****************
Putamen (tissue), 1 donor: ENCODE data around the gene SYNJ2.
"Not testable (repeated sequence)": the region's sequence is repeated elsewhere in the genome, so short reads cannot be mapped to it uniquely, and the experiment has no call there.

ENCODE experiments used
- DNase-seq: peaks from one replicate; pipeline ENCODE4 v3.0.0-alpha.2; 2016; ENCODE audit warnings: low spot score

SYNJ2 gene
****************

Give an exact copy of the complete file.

Putamen (tissue), 1 donor: ENCODE data around the gene SYNJ2.
"Not testable (repeated sequence)": the region's sequence is repeated elsewhere in the genome, so short reads cannot be mapped to it uniquely, and the experiment has no call there.

ENCODE experiments used
- DNase-seq: peaks from one replicate; pipeline ENCODE4 v3.0.0-alpha.2; 2016; ENCODE audit warnings: low spot score

SYNJ2 gene